Monday, 10 June 2013 13:31 Written by Rachel Ralph
Wendell McShine (lives in Mexico City, from Trinidad) opened his newest show, Raccoon's Law, at Fifty24SF on Saturday night. ARYZ was a tough act to follow, but McShine held his own in the space.
With a combination of a mural, a video, and both drawings and mixed-media works on paper, the diversity of this solo show was impressive. The Raccoon drawings were especially attractive as the way he executed them looked like they actually had fur coming off the page, and you can only imagine how soft it would be to touch. I was lucky to see his work in person through this show, and I hope to encounter more in the future.
Words & Photos: Rachel Ralph
Wednesday, 05 June 2013 13:00 Written by Van Edwards
Works by the artists from the epic Skull & Sword tattoo shop located here in San Francisco are showing works at FFDG. Stop in and view the show this week. Hours: Wed thru Sat (1-6pm). Below is a taste.
I got there the day after the tornado came through. It was like nothing I had ever seen before. My mind just could not grasp what my eyes were seeing. It was just too much to take in, too much to process. So, I did what comes naturally and took images. It sort of helped me separate from the chaos and helped me focus.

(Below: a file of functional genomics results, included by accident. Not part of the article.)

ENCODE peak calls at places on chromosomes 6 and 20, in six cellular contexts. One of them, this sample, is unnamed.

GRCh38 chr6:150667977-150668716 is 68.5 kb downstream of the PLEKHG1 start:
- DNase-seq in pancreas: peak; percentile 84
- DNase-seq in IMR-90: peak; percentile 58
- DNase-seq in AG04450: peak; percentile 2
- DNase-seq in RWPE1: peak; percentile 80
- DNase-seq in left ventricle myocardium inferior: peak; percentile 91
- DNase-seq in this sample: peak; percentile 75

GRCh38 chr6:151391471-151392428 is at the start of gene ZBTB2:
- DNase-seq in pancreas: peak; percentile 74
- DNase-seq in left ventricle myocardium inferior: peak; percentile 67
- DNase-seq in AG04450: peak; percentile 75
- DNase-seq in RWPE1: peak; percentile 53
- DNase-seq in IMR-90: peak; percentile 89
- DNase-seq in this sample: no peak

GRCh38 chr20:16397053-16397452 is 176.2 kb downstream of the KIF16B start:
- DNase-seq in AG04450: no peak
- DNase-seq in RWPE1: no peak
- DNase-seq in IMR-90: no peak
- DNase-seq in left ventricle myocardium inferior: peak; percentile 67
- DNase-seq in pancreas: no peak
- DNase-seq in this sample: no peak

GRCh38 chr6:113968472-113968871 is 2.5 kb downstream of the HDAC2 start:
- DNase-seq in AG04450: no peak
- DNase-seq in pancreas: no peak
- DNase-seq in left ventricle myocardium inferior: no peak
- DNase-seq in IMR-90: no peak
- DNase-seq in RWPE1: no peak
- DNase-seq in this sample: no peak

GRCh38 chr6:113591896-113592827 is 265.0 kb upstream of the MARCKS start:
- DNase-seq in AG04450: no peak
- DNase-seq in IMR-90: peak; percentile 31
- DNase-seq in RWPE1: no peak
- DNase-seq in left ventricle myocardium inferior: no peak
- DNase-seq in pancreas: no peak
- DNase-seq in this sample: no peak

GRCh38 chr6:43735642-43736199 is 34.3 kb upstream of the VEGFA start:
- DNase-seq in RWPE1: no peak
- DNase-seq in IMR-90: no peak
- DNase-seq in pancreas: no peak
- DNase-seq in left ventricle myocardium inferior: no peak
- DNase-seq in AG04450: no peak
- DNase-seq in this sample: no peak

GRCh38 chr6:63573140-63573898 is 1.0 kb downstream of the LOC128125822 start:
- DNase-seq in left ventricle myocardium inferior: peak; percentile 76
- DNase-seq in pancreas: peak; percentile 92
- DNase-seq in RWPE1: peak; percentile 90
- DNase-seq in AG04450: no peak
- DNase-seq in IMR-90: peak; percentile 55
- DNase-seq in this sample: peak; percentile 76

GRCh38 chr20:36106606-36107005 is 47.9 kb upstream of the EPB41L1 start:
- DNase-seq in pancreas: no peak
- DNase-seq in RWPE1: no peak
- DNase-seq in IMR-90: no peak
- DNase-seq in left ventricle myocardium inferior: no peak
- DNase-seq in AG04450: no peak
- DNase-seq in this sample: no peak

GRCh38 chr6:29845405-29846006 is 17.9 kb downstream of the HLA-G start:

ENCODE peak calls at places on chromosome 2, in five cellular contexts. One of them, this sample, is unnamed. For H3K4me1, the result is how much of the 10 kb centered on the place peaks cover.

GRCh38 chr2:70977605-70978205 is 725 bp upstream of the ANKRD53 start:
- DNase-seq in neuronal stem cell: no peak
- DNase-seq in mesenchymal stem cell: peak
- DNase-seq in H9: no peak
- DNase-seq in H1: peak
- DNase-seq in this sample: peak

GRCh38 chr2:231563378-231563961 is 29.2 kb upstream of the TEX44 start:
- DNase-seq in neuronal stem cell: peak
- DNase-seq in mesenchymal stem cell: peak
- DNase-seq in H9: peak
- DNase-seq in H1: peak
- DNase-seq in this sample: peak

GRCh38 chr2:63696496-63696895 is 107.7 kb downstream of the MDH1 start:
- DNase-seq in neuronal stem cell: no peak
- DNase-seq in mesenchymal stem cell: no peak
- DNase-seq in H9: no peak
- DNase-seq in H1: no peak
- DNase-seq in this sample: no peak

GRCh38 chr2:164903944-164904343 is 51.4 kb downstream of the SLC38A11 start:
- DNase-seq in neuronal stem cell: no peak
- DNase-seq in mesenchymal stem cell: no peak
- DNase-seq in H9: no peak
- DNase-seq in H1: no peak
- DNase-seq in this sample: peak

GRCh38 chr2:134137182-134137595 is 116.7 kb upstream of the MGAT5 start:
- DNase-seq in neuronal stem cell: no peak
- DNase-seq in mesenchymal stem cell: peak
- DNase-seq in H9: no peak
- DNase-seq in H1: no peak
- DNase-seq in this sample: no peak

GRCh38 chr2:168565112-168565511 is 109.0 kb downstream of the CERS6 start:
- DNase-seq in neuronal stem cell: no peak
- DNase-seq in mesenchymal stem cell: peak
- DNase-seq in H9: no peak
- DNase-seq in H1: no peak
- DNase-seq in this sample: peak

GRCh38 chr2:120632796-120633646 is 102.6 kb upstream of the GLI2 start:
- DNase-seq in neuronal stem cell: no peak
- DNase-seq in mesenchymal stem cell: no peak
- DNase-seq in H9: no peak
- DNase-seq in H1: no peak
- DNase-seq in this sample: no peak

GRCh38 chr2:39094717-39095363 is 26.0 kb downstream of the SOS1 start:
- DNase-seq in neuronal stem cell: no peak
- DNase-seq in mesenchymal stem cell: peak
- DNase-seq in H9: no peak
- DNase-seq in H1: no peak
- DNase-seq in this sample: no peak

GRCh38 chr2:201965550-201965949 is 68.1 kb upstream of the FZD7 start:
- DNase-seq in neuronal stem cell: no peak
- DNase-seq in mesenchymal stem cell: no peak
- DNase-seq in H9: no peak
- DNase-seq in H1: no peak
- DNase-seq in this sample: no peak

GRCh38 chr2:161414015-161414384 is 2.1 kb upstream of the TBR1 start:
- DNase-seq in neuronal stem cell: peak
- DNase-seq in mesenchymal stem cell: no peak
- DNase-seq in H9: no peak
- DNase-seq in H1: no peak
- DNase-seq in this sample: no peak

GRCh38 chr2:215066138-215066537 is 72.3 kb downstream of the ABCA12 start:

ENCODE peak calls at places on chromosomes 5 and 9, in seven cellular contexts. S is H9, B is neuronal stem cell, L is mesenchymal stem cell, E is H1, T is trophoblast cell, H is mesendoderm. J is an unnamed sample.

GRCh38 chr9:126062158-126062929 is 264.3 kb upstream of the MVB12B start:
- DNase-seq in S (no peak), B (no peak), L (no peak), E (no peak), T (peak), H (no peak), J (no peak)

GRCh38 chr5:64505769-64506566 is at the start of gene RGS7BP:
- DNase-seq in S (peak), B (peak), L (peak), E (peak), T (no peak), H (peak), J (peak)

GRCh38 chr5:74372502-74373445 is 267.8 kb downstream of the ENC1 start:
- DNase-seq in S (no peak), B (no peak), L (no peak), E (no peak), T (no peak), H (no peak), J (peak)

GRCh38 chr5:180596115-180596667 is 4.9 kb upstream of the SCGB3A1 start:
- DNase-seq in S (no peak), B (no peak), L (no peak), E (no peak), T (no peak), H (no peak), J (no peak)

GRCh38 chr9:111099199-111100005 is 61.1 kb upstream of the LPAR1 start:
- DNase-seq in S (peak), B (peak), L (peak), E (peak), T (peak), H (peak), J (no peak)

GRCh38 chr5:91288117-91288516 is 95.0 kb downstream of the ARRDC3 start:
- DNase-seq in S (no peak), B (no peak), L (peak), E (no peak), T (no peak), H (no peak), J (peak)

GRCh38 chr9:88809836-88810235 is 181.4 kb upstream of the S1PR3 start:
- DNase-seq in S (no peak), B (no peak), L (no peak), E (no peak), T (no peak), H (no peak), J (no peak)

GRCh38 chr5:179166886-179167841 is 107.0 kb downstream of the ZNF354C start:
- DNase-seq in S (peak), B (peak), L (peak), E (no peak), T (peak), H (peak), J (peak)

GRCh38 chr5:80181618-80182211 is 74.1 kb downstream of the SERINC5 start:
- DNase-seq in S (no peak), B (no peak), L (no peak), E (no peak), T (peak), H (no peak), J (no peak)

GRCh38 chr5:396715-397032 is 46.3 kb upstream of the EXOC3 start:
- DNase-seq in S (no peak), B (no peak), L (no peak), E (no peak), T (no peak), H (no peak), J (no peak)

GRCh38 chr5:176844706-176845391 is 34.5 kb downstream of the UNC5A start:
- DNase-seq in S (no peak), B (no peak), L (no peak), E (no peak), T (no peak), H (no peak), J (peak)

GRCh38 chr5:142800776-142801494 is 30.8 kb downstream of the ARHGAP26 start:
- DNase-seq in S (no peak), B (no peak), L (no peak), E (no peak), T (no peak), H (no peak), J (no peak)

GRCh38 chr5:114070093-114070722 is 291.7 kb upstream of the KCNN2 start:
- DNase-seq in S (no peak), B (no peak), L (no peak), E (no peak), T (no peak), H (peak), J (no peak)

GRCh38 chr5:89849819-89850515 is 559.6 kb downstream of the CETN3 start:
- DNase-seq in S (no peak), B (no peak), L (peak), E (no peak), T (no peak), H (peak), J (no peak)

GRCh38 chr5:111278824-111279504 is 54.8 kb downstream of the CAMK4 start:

I was very sensitive in what I was shooting and the people in the frame. For the portraits I did, I would go up and talk with the families for a while and hear their story, which they were glad to tell. Then I asked permission to take some photos, in which all but 2 people said that they wouldn't mind at all. I wanted to show the devastation, but also the resilience of the people. I did hear some sad stories, but I was amazed to hear all of the miraculous stories. I constantly heard things like, "My family and I were in the hall with a mattress over us and when it was all over the only thing still standing was our hallway." and "my elderly grandmother just happened to be on the other side of town when the tornado demolished her home." It was an extremely sad sight to see, but to hear that only 24 people lost their lives in that town, truly is astonishing. Here is a little of what I saw and the amazing people I met.